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  • TanninTannin Frets: 1077
    Paul Davids has a useful video on this topic:



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  • thecolourboxthecolourbox Frets: 7100
    edited October 2021
    I think like anything that is overdone, it can get tiresome either way really. When I've done stuff with tempo changes I've generally just played it a few times without any tempo track to find where I slow down or speed up, made notes on it, then recorded via midi on a piano sound or whatever at a consistent tempo. Then gone through the tempo track to slow it or speed it up at different rates until it sounds how I want it, then mute the midi track and add the guitar or singing it whatever along to that click track.

    However I'm willing to accept my mind probably doesn't work the same way competent recordists or musicians minds do
    www.pianomatt.co.uk - Wedding and Event Pianist in the West Midlands
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  • Afterwards, I can edit it to make sure that it's right. Then, I can fix the tempo map to make sure it's right, and then play with the tempo so it's what I want. 
    Looking at this again this morning, I realise that this doesn't make any sense. What I meant was:

    1. Compare the guitar track and the click to make sure that they line up, and fix if not. 
    2. Check the tempo map to see if there are any weird glitchy tempo changes, and if so, fix them. At this point the guitar track retimes with the tempo track. 
    3. Make sure it's the tempo I want it to be (not to fast or slow overall) and adjust to taste. 

    I can then add in section markers and generate a Drummer track, after which I can play along with the Drummer track (having got the feel of it to what I want).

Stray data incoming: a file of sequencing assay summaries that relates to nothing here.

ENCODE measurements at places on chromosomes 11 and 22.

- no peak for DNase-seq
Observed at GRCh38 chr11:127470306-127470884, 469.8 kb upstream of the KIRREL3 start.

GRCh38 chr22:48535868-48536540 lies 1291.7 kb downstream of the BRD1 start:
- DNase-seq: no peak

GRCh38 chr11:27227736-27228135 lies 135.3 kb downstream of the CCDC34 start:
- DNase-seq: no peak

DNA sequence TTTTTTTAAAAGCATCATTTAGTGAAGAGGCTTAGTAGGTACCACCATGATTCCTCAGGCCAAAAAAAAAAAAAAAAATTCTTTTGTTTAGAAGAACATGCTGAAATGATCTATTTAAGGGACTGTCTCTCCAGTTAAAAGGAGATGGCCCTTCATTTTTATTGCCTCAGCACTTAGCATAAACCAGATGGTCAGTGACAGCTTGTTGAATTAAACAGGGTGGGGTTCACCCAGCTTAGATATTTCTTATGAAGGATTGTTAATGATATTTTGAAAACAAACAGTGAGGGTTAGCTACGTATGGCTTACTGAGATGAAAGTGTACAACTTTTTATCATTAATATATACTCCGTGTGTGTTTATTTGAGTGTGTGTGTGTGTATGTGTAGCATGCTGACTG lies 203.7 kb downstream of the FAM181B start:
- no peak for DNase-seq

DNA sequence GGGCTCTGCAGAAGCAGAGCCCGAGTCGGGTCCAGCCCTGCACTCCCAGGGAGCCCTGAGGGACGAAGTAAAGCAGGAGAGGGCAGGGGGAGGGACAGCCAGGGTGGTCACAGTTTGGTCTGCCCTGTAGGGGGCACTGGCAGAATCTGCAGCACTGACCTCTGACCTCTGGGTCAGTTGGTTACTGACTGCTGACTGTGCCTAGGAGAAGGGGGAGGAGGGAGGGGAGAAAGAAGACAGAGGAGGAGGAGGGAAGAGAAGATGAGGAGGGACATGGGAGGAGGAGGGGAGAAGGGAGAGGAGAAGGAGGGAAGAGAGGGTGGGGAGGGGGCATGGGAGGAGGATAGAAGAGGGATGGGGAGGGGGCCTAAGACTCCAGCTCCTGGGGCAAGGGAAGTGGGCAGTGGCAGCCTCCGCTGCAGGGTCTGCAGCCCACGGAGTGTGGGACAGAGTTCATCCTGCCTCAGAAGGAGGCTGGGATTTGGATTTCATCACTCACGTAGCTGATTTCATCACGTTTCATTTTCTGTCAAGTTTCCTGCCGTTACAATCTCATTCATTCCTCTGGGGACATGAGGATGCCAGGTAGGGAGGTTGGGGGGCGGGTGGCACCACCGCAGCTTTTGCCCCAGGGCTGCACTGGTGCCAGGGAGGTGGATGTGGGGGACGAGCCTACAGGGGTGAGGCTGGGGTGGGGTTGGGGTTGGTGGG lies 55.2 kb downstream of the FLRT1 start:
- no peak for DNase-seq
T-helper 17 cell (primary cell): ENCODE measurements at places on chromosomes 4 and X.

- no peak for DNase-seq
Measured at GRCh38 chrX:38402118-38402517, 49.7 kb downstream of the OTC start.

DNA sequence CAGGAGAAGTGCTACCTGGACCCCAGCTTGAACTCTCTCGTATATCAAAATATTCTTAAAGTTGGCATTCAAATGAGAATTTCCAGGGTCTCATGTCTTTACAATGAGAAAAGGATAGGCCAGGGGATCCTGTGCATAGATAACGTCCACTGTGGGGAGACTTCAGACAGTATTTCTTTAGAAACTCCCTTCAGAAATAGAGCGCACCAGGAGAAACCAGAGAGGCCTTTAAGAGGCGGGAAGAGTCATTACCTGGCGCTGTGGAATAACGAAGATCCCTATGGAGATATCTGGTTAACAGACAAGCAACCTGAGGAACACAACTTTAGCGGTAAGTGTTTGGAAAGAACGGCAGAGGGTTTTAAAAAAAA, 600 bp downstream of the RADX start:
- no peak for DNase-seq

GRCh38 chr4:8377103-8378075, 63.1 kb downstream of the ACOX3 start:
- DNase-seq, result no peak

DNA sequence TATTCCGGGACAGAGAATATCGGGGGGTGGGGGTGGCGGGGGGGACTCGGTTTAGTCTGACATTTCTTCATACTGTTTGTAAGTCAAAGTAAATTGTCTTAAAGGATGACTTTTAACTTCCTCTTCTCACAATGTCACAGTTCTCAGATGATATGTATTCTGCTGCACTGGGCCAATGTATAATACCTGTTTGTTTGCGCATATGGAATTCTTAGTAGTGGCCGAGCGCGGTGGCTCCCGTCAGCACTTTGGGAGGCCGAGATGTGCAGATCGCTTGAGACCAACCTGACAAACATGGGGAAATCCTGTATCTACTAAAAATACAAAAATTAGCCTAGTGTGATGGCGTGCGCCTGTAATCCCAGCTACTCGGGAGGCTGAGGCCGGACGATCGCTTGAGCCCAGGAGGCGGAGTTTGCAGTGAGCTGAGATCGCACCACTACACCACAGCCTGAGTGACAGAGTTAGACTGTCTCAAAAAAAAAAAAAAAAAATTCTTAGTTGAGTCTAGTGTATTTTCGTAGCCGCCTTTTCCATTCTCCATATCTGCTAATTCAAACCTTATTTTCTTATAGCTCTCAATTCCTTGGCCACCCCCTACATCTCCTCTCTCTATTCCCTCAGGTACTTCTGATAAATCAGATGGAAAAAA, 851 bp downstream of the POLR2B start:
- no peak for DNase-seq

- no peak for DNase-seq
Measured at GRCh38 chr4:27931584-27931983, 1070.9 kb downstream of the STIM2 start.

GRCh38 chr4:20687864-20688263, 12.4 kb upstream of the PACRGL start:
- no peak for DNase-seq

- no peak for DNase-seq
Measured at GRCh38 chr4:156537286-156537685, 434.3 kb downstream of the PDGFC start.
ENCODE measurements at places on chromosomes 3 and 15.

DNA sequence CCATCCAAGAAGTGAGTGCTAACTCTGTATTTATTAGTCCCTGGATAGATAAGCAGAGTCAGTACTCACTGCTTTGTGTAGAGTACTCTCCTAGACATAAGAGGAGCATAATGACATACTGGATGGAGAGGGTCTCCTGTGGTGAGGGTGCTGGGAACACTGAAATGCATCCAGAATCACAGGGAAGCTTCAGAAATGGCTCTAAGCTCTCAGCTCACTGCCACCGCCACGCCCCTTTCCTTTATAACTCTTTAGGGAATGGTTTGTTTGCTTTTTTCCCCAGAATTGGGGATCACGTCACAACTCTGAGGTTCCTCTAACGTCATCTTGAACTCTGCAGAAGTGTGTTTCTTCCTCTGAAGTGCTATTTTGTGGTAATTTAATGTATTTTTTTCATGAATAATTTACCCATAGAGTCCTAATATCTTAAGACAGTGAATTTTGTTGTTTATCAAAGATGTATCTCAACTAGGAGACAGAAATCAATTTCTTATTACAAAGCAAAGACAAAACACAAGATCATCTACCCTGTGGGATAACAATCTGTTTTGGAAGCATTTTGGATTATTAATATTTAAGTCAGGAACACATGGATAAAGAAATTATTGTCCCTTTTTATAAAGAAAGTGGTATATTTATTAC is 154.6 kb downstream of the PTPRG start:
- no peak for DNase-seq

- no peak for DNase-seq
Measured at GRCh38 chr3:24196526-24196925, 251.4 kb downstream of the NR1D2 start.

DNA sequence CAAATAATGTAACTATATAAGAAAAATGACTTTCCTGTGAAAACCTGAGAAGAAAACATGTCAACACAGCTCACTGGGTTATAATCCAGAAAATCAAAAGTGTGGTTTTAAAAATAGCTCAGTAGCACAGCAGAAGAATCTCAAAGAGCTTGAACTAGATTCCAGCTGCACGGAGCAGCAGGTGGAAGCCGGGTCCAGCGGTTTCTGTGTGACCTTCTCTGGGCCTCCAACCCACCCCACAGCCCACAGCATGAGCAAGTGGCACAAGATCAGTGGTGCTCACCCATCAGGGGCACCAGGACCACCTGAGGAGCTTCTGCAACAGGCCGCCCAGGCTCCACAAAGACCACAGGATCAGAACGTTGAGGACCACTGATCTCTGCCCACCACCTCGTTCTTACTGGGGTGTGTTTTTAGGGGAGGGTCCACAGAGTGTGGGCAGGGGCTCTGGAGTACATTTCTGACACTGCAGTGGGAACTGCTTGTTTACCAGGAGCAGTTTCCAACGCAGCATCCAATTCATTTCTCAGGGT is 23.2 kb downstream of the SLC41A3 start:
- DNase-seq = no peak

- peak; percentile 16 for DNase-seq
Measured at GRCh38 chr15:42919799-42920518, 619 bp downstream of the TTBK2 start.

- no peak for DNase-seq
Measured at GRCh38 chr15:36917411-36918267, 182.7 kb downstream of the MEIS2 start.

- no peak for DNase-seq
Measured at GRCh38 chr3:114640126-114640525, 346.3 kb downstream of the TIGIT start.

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  • WhistlerWhistler Frets: 154
    equalsql said:
    Anyone else ever feel the tyranny of the tempo.. or is this just an old fart problem?
    Personally, I have never tried farting to a set tempo. I prefer, as you said, to let it happen "naturally in accordance to its own vibe."

    As far as playing and recording music goes, I see a metronome as a great training aid to learn not to let the tempo drift up or down. I completely understand those who prefer to use a DAW as a tape machine, it makes a lot of sense for those who prefer to work that way.
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  • If you're interested (and there's no reason you should be), the way I do it (in Logic Pro X - I'm assuming most DAWs do the same sort of thing differently) is to record a simple guide rhythm guitar with Smart Tempo turned on. This follows what I'm playing and sets the grid to what I've just played. It works better if I let it do it when I'm recording the track, but it can be added to a track later. Afterwards, I can edit it to make sure that it's right. Then, I can fix the tempo map to make sure it's right, and then play with the tempo so it's what I want. At this point I have a tempo-mapped song that never really sits still, tempo-wise, and it makes Drummer tracks (I suppose EZ-Drummer to everyone else) sound less mechanical. It's also fun to lock a tape delay plug-in to the tempo, as it sounds like someone playing with the speed control all the time. 
    I'm going to give that a go. Thanks for highlighting it. I use Logic but don't really know it - IYSWIM.

    I've been trying to edit the tempo manually to get the right feel for a song that starts slow and then speeds up in the transition bar before the verse starts (in real life the drummer makes this happen with a single stroke roll that gets faster) and it isn't easy for me to program and have it sound convincing.